May 22, 2019

Tenth Circuit: No Error in Failing to Grant Mistrial After Prosecution Elicited Previously-Barred Testimony

The Tenth Circuit Court of Appeals issued its opinion in United States of America v. Hargrove on Wednesday, January 2, 2019.

Defendant Mr. Hargrove was convicted and sentenced to sixty months imprisonment for conspiracy to distribute more than 100 kilograms of marijuana in violation of 21 U.S.C. § 846, and of possession with intent to distribute 100 kilograms or more of a substance containing a detectable amount of marijuana, and aiding and abetting said possession, in violation of 21 U.S.C. § 841(a)(1), (b)(1)(B), and 18 U.S.C. § 2.

Mr. Hargrove raised two challenges on appeal. First, the district court erred in failing to grant him a mistrial after the prosecutor elicited testimony that the district court had previously barred. Second, the district court erred in failing to grant him safety-valve relief under § 5C1.2 of the United States Sentencing Guidelines (U.S.S.G.). The Court of Appeals found no error in the district court’s rulings, and affirmed the district court.

Mr. Hargrove and two others were all found in Mr. Hargrove’s truck in the desert near the border between Arizona and New Mexico. Mr. Hargrove’s truck contained nearly 300 pounds of marijuana and two firearms. Prior to trial, Mr. Hargrove filed a motion in limine, in part to request that the district court exclude evidence that one of the firearms was stolen. The district court ruled that this evidence was inadmissible, as the risk of prejudice substantially outweighed any conceivable relevance, but allowed testimony about the presence of loaded firearms in the truck.

During trial, the prosecutor elicited testimony about the stolen gun, to which Mr. Hargrove’s counsel promptly objected and moved for mistrial. The court instructed the jury that they were to disregard anything regarding the firearm or its ownership. The prosecutor also took remedial measures during the remainder of the trial. Specifically, the prosecutor withdrew an exhibit displaying weapons retrieved from the truck, did not seek testimony from its expert witness regarding the use of firearms in the narcotics trade, and did not discuss either firearm during its closing arguments.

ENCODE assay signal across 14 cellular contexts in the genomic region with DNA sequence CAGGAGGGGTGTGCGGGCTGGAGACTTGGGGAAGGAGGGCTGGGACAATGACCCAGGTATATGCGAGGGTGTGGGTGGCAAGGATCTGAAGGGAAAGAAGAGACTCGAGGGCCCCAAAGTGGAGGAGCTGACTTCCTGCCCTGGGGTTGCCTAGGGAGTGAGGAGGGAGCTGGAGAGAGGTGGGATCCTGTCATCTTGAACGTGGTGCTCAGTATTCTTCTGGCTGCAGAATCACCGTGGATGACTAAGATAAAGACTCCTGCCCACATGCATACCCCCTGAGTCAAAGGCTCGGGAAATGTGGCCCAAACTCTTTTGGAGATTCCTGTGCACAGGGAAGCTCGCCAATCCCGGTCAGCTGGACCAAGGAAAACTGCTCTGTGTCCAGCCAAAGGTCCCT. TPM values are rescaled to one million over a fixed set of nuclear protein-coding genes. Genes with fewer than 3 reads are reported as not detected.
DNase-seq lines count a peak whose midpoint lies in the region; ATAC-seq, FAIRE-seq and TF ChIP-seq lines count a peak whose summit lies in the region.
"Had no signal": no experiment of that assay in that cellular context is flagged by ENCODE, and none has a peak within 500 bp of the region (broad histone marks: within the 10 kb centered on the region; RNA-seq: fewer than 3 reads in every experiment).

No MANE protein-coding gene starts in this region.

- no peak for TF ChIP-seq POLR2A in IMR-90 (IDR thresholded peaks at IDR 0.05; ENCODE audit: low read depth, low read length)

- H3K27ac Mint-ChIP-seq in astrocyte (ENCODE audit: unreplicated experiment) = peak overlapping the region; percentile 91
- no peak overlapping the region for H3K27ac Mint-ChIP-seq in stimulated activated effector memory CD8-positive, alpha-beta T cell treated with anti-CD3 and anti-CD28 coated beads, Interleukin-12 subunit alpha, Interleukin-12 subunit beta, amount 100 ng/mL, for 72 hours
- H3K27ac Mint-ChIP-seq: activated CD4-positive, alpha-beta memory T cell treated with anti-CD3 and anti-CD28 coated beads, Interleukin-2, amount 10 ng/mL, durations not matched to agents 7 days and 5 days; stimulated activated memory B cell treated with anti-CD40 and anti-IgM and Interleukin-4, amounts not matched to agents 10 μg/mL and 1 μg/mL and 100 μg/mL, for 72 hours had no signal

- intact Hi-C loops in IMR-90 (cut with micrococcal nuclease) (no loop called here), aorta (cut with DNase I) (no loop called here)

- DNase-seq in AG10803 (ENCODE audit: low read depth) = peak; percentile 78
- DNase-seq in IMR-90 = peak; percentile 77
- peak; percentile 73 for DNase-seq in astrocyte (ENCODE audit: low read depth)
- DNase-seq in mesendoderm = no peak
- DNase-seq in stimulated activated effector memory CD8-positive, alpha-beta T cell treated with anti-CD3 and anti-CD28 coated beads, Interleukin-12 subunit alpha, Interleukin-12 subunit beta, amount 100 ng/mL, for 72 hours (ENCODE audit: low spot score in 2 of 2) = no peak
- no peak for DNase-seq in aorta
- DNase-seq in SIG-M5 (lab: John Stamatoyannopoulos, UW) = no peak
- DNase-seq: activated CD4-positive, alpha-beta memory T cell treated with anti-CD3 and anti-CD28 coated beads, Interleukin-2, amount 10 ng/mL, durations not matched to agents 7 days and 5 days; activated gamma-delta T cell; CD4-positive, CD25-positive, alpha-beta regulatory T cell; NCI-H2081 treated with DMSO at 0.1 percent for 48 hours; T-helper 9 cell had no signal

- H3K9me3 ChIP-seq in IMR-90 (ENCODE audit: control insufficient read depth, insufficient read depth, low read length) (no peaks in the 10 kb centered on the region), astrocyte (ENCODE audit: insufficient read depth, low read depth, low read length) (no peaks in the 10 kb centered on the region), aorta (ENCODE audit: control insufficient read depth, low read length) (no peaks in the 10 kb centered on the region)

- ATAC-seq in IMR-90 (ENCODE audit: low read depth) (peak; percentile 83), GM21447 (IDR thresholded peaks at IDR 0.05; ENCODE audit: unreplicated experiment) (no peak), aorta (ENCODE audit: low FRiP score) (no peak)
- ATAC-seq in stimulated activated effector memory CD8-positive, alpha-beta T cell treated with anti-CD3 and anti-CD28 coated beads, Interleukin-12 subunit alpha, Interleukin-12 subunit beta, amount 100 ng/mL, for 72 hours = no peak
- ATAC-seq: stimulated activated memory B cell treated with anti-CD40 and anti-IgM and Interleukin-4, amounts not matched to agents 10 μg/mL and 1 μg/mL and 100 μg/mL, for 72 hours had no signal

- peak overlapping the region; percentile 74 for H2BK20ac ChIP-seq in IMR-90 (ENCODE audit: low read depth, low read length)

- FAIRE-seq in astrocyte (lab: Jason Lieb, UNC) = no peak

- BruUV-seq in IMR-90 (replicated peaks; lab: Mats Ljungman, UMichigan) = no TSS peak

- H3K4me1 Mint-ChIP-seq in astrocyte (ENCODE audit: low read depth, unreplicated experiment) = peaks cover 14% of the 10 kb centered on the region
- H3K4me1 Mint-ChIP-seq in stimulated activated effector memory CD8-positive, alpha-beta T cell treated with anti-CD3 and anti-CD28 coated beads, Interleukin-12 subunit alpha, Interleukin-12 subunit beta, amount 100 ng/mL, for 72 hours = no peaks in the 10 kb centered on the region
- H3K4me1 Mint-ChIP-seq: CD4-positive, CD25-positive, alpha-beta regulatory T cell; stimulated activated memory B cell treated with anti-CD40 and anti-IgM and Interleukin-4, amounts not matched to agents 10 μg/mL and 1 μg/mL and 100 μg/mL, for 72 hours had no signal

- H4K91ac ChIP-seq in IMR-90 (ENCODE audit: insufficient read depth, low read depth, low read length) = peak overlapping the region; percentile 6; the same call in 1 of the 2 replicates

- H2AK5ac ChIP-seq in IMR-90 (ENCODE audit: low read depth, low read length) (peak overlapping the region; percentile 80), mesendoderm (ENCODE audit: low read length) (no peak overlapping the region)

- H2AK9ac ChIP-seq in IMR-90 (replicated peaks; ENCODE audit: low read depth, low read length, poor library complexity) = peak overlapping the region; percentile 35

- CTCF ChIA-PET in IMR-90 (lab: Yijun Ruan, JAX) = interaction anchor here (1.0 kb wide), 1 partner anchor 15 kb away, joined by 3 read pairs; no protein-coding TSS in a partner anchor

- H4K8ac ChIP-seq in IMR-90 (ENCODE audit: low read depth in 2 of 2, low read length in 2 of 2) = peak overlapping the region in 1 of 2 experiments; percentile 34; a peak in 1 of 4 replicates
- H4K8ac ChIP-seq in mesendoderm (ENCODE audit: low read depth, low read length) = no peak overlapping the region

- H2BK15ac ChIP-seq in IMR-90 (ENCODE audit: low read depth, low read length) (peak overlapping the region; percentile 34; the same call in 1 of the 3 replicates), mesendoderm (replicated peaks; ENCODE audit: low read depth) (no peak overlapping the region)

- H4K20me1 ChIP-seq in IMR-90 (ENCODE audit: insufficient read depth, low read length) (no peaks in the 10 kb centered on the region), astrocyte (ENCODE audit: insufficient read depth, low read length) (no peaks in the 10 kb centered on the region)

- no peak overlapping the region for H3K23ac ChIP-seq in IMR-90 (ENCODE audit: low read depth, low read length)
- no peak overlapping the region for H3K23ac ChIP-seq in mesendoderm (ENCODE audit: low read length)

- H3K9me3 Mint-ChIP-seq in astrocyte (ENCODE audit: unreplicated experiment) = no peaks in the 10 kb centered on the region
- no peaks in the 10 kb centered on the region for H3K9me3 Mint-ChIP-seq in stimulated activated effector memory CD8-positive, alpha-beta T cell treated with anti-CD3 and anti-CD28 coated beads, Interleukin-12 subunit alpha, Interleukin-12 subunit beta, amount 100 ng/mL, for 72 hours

Following Mr. Hargrove’s conviction, Mr. Hargrove argued that he qualified for the safety-valve adjustment during sentencing under U.S.S.G. § 5C1.2. The district court denied Mr. Hargrove safety-valve relief.

With respect to the district court’s denial of Mr. Hargrove’s motion for mistrial, the Court weighed the three factors of the Meridyth test. First, the Court considered whether the prosecutor acted in bad faith. The Court noted that the prosecutor had specifically instructed the witness not to testify about the stolen nature of the gun. Further, the prosecutor’s conduct in immediately accepting responsibility for the improper testimony and taking steps to mitigate its prejudicial effects throughout the remainder of the trial was a strong indication that the prosecutor did not act in bad faith. The Court found this factor to weigh in favor of the government.